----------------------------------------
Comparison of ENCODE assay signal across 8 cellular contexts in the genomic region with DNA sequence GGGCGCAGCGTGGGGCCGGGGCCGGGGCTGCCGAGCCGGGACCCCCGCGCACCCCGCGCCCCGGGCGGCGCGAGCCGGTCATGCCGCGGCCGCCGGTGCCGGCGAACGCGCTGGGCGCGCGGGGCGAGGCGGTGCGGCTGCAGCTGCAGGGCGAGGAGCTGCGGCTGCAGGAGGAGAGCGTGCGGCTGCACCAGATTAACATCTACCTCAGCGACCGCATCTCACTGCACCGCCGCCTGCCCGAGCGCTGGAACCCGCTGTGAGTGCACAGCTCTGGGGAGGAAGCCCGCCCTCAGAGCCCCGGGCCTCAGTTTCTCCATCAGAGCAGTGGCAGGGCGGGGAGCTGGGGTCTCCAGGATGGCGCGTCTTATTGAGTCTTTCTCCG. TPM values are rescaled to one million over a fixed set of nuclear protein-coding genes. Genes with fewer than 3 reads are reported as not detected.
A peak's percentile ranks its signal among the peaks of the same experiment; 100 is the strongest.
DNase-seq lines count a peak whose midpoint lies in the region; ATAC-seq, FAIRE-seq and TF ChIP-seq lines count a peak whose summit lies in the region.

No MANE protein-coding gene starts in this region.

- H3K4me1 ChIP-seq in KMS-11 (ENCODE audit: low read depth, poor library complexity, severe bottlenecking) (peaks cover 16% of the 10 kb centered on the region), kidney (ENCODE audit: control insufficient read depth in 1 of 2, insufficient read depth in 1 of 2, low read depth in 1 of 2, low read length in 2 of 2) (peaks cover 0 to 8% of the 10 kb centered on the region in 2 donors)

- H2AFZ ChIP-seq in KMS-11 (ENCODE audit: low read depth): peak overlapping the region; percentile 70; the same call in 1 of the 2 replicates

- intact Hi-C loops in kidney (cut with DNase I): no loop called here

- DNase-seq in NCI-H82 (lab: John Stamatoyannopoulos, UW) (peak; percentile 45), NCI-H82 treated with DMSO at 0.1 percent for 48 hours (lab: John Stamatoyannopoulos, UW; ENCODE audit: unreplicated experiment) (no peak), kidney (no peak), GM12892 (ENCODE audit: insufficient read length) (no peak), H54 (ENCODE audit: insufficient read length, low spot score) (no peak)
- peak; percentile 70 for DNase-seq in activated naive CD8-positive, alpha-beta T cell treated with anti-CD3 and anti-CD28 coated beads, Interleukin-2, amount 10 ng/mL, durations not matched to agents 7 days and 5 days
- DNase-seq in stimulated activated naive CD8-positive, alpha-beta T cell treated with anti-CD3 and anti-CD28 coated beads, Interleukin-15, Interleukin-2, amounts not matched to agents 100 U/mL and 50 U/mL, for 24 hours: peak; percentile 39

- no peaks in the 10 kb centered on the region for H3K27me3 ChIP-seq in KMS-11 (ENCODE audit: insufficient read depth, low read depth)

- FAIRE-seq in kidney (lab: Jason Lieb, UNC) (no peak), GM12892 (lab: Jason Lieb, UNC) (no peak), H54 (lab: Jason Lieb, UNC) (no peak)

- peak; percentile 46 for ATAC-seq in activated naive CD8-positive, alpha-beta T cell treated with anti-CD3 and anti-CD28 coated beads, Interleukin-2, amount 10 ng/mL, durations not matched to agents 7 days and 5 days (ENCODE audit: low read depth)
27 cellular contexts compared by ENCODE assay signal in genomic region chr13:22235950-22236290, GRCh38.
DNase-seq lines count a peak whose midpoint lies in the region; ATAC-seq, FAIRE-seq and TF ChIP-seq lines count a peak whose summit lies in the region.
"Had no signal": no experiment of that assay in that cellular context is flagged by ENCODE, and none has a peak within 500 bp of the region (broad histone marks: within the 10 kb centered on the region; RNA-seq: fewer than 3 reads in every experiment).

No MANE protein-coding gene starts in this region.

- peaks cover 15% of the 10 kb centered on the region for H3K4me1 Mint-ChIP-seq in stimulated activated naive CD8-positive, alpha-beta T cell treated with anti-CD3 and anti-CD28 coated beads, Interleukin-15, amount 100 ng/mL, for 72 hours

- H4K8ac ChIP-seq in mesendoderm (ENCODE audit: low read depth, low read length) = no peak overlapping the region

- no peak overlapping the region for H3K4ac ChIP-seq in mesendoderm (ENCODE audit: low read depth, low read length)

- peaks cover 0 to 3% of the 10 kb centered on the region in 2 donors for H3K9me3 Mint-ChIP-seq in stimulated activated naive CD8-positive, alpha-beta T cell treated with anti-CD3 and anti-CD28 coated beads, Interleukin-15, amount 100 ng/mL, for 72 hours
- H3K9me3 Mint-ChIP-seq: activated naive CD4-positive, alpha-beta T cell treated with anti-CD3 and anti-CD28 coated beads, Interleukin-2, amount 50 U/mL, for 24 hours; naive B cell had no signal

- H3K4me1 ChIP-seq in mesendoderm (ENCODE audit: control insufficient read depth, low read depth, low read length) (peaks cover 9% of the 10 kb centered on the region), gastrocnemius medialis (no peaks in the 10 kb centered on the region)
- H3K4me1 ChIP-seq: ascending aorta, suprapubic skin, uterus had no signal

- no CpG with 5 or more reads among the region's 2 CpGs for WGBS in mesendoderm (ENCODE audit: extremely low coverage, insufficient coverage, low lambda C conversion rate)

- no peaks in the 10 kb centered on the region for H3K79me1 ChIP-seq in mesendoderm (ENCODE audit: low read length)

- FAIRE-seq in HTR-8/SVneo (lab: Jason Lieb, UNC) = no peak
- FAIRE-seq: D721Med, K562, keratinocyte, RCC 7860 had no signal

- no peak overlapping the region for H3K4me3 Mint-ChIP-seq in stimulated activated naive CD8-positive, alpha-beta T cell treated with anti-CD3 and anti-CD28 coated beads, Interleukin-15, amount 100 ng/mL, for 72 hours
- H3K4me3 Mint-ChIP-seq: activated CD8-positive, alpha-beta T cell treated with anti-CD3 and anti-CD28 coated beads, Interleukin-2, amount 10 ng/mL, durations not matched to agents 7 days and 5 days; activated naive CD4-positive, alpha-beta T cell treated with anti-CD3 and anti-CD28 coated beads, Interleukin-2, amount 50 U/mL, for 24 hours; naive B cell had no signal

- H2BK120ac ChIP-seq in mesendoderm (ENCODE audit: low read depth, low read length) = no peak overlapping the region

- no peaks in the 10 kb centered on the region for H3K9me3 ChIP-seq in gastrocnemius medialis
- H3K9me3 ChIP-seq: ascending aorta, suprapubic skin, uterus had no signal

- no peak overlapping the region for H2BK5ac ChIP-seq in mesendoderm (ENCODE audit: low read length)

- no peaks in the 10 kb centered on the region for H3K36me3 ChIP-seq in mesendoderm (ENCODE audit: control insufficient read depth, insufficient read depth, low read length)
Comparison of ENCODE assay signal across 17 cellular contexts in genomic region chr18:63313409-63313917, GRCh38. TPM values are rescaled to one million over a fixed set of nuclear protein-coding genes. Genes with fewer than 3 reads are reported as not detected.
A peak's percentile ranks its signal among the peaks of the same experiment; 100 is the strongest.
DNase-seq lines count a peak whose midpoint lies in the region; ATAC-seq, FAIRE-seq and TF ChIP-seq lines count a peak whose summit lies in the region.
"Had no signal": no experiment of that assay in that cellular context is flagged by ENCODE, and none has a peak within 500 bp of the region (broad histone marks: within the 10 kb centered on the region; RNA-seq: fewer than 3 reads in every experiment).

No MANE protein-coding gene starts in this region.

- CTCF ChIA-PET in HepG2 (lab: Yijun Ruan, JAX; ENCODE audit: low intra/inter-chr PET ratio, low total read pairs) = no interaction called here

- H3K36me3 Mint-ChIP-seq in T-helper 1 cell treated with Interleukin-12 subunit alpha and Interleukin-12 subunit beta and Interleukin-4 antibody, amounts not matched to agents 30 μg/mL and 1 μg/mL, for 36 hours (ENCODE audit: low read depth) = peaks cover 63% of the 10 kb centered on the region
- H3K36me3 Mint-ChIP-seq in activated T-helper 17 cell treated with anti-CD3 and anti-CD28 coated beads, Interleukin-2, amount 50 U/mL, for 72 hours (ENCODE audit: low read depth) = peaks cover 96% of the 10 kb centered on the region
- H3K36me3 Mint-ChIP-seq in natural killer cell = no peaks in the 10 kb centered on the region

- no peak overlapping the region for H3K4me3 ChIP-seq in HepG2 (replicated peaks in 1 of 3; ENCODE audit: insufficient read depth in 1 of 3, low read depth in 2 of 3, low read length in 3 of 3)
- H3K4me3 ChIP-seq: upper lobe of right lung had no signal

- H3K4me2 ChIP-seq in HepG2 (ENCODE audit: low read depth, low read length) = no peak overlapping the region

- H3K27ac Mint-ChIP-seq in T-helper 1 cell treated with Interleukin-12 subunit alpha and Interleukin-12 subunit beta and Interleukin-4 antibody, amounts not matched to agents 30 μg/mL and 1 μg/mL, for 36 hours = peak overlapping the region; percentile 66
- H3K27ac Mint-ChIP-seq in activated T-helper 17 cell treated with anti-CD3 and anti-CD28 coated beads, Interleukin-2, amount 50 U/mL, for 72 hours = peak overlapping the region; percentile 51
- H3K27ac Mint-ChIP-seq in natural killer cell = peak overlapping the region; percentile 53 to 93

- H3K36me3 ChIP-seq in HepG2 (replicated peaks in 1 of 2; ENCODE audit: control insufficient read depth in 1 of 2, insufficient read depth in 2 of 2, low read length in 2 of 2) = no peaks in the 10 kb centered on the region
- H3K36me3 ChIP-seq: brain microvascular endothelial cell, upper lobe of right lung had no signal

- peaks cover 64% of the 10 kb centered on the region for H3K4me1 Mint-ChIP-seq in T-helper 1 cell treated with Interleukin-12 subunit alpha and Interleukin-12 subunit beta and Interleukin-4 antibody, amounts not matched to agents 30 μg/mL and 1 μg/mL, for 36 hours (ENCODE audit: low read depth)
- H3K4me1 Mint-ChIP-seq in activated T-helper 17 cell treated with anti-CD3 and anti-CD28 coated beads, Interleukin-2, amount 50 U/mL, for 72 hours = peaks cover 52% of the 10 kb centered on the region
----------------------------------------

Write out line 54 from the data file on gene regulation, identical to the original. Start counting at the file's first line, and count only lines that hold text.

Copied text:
- H3K4me1 Mint-ChIP-seq in activated T-helper 17 cell treated with anti-CD3 and anti-CD28 coated beads, Interleukin-2, amount 50 U/mL, for 72 hours = peaks cover 52% of the 10 kb centered on the region